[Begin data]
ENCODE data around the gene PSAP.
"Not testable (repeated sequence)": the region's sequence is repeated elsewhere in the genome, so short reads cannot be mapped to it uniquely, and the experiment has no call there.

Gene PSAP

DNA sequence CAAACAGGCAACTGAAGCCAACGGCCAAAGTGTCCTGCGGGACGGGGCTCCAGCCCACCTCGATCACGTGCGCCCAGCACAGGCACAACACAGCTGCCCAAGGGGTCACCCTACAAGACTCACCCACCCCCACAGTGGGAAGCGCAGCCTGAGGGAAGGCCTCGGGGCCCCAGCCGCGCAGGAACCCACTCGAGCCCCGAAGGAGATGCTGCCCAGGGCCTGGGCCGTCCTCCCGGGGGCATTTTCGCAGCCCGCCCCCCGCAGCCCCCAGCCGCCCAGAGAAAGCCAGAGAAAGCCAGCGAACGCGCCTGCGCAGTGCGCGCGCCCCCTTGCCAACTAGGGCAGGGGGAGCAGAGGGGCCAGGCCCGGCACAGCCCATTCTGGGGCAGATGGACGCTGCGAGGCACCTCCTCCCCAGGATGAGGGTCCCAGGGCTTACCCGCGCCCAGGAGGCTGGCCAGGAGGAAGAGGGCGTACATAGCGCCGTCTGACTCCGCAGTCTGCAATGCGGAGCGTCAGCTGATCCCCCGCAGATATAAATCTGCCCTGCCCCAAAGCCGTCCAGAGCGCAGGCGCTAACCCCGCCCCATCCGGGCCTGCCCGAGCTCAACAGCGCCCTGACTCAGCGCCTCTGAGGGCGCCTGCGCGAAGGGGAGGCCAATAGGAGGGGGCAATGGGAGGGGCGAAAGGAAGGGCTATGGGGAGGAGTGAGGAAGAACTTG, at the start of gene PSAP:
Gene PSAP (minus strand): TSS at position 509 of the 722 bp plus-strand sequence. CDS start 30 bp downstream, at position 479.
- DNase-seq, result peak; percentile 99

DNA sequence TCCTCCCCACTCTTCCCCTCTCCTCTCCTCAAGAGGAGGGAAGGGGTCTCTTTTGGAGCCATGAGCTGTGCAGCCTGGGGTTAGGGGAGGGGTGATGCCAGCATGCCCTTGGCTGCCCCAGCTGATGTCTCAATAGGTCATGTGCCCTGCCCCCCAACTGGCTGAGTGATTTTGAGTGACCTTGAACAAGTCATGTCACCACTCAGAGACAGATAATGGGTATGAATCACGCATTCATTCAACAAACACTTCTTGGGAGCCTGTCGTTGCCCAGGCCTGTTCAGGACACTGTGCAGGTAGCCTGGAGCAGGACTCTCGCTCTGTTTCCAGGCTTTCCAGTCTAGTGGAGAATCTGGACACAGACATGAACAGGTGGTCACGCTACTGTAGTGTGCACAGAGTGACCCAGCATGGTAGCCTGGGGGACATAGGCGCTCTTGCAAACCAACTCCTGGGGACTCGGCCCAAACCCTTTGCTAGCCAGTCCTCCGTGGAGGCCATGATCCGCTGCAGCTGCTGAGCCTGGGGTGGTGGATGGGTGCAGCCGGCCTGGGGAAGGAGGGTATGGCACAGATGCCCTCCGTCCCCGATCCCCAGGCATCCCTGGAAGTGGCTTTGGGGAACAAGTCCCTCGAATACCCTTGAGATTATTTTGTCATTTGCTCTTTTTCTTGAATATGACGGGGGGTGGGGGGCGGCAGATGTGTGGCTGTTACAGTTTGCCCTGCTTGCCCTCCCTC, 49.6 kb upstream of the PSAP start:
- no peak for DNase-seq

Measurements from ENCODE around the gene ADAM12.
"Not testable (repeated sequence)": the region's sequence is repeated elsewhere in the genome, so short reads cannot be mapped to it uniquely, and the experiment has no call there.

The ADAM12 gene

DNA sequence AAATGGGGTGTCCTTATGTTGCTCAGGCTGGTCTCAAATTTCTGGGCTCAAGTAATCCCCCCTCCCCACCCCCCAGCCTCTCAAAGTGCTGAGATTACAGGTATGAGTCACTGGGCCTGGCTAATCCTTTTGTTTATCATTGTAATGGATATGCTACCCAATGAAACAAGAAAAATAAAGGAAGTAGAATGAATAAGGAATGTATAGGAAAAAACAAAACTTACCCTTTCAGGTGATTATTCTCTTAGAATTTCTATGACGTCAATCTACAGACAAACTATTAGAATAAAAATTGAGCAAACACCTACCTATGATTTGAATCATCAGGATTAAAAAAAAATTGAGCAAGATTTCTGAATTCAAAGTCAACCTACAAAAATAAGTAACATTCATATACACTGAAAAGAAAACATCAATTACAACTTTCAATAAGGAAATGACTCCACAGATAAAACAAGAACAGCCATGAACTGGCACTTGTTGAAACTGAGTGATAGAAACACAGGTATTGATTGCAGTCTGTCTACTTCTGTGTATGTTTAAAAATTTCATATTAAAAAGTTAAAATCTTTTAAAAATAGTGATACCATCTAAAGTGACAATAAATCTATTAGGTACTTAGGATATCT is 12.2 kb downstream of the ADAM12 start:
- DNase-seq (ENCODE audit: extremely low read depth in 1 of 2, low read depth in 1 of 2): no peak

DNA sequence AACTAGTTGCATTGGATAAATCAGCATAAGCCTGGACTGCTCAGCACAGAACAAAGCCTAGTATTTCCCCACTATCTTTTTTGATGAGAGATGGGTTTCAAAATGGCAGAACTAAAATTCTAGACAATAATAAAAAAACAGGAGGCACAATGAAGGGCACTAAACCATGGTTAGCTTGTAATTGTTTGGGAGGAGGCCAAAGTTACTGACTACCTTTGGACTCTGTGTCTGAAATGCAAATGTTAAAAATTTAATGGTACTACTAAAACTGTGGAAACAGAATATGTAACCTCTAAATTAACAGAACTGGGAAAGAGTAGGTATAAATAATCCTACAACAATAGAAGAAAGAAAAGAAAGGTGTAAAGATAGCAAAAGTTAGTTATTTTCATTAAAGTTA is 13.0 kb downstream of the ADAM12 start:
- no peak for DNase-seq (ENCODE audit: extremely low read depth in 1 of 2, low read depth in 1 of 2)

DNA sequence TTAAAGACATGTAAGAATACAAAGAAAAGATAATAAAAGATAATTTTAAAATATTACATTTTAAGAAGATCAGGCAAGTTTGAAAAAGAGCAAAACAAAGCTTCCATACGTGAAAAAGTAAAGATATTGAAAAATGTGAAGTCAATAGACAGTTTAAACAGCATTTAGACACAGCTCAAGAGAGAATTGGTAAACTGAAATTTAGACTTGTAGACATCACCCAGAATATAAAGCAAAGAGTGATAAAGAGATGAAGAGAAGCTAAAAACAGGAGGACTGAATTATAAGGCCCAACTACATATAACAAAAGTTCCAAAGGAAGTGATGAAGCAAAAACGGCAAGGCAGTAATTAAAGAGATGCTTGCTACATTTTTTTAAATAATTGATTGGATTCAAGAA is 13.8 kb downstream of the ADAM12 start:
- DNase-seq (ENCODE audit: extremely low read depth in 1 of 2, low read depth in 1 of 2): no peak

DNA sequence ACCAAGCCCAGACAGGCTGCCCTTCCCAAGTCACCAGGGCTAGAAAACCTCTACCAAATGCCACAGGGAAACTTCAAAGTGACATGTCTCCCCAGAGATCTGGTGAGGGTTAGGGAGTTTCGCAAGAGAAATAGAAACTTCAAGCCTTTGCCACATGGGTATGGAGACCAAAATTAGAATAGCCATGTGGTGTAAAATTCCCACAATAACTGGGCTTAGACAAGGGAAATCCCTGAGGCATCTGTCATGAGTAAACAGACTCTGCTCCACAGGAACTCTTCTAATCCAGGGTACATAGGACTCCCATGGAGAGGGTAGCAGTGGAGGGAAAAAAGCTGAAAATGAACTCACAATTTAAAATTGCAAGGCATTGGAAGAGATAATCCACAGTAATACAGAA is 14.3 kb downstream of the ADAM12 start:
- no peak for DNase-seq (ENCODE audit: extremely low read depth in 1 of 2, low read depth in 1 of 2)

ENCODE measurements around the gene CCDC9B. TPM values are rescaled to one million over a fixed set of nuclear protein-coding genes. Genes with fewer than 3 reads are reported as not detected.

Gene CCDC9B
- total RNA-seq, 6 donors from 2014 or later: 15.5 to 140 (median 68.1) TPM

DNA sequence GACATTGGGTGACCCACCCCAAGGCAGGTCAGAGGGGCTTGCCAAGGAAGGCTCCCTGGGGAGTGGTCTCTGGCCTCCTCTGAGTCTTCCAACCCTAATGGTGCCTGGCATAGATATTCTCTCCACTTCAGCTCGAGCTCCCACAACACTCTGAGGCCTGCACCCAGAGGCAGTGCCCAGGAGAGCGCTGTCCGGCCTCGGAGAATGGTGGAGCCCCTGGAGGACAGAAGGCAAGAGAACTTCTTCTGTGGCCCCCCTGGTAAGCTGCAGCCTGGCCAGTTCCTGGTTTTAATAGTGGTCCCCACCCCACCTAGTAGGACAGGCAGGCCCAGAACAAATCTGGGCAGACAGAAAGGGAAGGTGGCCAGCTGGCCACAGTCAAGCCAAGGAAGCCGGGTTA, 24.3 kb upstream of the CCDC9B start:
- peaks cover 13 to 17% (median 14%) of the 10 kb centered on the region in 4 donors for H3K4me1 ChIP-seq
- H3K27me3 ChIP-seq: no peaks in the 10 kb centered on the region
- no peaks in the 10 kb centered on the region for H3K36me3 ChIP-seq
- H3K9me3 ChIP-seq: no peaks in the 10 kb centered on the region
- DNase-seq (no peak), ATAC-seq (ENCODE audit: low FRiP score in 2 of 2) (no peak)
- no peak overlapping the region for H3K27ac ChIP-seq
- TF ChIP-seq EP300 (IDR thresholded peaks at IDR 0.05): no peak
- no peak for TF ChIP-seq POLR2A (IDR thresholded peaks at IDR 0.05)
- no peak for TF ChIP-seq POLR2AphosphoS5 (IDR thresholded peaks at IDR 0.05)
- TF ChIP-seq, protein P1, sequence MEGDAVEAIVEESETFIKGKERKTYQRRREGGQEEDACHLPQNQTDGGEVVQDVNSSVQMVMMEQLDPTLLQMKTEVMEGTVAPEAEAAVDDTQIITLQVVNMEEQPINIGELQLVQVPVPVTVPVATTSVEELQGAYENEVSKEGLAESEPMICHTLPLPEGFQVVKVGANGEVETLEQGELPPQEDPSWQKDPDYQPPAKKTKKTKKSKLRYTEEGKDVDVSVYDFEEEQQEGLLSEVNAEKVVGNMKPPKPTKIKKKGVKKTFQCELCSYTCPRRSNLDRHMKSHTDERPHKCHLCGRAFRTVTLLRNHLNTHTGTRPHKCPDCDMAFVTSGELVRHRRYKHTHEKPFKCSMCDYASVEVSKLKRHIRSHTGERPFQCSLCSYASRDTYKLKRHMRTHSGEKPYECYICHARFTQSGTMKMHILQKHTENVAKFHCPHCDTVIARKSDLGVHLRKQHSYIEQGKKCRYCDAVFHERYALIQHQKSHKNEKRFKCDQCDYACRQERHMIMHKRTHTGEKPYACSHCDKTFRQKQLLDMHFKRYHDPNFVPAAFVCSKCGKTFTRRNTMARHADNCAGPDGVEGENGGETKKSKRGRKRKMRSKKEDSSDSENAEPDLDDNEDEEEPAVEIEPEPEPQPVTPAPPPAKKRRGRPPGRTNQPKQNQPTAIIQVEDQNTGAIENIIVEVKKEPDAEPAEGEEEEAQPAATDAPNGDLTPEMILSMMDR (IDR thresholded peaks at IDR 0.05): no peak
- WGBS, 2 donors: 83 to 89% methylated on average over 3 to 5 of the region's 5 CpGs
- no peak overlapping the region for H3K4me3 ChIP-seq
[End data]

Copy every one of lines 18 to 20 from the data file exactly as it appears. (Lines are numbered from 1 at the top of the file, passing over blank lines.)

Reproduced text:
DNA sequence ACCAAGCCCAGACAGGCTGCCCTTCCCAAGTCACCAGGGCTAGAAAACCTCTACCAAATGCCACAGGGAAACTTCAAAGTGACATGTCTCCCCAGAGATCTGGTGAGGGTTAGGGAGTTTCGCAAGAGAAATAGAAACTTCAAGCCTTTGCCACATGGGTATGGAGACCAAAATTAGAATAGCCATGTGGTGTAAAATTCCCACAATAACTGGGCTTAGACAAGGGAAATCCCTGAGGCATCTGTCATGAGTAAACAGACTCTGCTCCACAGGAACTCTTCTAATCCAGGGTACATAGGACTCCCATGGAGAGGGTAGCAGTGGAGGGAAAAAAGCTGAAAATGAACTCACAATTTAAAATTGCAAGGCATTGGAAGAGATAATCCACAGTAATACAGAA is 14.3 kb downstream of the ADAM12 start:
- no peak for DNase-seq (ENCODE audit: extremely low read depth in 1 of 2, low read depth in 1 of 2)

ENCODE measurements around the gene CCDC9B. TPM values are rescaled to one million over a fixed set of nuclear protein-coding genes. Genes with fewer than 3 reads are reported as not detected.